Risk and rewards of buy now, pay later arrangements
Understanding the opportunities and fraud risks in BNPL for consumers
With the quick rise of online commerce transactions brought about by increased online shopping opportunities during the pandemic, buy now, pay later (BNPL) became one of the most popular payment options available. The model works by letting customers take possession of an item and splitting payments over a fixed number of instalments. Despite being around for about a century, BNPL became more popular thanks to changes in consumer behaviour.
Through the streamlined customer experience, flexible payments, hassle-free credit, close to real-time credit approval, zero per cent or low interest, and fee transparency, more than 59 million people flocked to BNPL as a way to tap short-term financing without interest during a time when many found themselves out of work and facing economic uncertainty. Most customers use BNPL to acquire inexpensive everyday purchases and some bigger purchases such as electronics and appliances.
Different regions have varying levels of adaption and penetration when it comes to BNPL, with Sweden leading the world with 25% of all domestic eCommerce payments facilitated by BNPL. Globally, BNPL stands as the seventh most popular payment method, with integrated shopping apps, card-linked instalment offerings and off-card financing solutions making up the majority of the BNPL industry.
An estimated 170 companies are offering BNP. With that number is expected to grow as traditional banks and credit card issuers lose up to $10 billion in revenue annually to fintech. Many merchants have taken note by providing payment options that meet customers’ needs that differentiate them from their competition whilst also building loyalty.
The BNPL industry in Asia is still lagging behind the US and Europe, but the region is catching up quickly. As ApplePay and PayPal are entering BNPL markets, we might be at the tipping point in Asia. Moreover, the growth in the BNPL industry has attracted the attention of regulators in many parts of the world, including in Asia. The main reason behind this attention is the disproportionally higher fraud losses, as the True Cost of Fraud research (APAC edition) by LexisNexis Risk Solutions has reported.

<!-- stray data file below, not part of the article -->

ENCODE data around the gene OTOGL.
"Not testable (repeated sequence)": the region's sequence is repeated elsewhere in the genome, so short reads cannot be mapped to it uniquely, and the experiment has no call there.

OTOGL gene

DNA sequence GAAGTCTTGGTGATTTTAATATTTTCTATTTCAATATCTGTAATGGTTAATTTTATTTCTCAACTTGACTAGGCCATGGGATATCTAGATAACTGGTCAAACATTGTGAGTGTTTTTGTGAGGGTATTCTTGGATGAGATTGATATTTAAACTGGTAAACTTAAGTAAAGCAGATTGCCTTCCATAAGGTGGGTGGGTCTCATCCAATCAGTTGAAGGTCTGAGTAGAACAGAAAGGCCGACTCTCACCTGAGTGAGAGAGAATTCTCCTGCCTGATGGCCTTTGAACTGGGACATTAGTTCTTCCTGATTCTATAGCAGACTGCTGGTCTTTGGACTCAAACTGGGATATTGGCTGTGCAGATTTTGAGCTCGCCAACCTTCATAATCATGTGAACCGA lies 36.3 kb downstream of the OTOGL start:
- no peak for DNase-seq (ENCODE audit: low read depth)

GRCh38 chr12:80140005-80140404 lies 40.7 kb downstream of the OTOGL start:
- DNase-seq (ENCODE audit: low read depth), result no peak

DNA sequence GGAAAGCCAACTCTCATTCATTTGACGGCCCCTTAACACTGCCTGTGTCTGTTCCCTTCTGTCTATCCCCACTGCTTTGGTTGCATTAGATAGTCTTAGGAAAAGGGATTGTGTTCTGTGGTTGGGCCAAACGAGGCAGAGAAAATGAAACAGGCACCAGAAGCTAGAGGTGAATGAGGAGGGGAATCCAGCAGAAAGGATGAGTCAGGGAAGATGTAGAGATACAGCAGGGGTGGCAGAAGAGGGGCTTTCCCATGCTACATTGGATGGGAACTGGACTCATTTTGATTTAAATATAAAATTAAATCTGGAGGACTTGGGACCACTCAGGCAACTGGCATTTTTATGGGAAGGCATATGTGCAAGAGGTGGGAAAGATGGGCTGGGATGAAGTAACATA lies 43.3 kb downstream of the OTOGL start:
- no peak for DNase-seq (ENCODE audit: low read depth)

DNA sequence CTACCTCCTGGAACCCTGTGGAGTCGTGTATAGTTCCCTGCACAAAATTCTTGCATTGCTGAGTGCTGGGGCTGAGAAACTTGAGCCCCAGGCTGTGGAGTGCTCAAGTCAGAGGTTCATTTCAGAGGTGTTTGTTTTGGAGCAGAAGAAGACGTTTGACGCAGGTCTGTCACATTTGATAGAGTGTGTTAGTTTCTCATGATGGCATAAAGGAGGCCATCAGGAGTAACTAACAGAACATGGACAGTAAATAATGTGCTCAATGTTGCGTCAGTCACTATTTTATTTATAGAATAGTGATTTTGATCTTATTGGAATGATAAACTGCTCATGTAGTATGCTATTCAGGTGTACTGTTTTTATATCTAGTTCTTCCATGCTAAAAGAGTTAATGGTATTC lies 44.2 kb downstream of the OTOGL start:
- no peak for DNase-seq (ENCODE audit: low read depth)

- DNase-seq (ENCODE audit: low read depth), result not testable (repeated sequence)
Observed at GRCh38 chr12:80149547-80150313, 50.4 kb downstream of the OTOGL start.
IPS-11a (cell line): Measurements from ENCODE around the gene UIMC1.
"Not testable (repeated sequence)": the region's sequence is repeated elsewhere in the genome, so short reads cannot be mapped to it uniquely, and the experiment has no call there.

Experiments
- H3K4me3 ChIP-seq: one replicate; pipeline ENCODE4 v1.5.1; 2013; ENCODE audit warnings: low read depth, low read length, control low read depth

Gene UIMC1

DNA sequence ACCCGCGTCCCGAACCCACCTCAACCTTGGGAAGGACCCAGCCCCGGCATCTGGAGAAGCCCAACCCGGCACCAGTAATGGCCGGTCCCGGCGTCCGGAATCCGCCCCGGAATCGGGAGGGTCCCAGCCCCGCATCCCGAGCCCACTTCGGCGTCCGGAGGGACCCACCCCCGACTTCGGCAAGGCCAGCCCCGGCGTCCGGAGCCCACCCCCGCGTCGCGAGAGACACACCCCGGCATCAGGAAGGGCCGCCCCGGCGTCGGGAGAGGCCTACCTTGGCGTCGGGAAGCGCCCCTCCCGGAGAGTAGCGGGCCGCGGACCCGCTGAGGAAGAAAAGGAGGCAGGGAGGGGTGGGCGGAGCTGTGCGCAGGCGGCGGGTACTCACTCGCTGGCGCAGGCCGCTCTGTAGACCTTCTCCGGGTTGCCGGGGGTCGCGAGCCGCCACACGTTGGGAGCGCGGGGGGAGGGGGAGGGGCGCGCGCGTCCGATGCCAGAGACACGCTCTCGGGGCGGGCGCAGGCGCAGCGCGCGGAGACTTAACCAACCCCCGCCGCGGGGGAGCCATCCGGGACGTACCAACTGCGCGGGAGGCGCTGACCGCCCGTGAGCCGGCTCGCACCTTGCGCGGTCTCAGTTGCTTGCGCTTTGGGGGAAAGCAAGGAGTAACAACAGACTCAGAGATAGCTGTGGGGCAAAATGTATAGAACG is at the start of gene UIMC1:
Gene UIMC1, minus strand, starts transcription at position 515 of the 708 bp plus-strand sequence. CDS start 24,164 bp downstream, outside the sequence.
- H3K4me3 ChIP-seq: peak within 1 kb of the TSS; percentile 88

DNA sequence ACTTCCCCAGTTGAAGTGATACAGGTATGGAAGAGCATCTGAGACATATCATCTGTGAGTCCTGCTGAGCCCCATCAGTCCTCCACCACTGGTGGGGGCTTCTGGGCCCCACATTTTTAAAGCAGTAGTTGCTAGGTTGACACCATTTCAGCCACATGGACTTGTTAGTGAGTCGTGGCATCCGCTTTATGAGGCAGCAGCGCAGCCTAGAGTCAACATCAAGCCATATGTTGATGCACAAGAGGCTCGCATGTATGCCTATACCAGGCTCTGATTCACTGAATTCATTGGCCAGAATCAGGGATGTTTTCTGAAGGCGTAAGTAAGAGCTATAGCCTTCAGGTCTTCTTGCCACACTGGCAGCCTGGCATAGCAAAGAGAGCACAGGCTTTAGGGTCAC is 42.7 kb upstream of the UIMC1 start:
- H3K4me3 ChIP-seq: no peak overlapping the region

Whilst there are benefits of BNPL for businesses and customers, inherent risks and trade-offs exist, such as protecting customers from fraud. Since BNPL plans offer easy access to credit, more stringent regulatory oversight may help protect consumers. However, more regulatory oversight will not shield merchants from fraudulent activity, showcasing that a benefit for one group may not benefit the other party.
For providers, competition, fraud, and regulatory changes pose the biggest risks, with fraud being the most challenging since there is only a soft credit check and no need for credit history. This increases the BNPL providers’ difficulty in working fraud risk assessments. Regulatory agencies are eyeing BNPL over concerns of luring consumers into debt traps, as the chance of overextending and running into debt increases significantly.
The benefits BNPL provides to customers make it a potential target for fraudsters, with risks such as new account abuse, account takeover, first-party fraud, transaction layering, and friendly fraud posing the biggest vulnerabilities for providers.
Being the biggest disruptor in the credit industry in recent history, BNPL providers and banks need to reinforce their defences using the latest intelligence and technology to recognize evolving fraud threats and mitigate risk. With the right technology and data in place, companies can use digital identity intelligence relating to devices, locations, behaviours and known threats to reliably distinguish between trusted users and potential threats.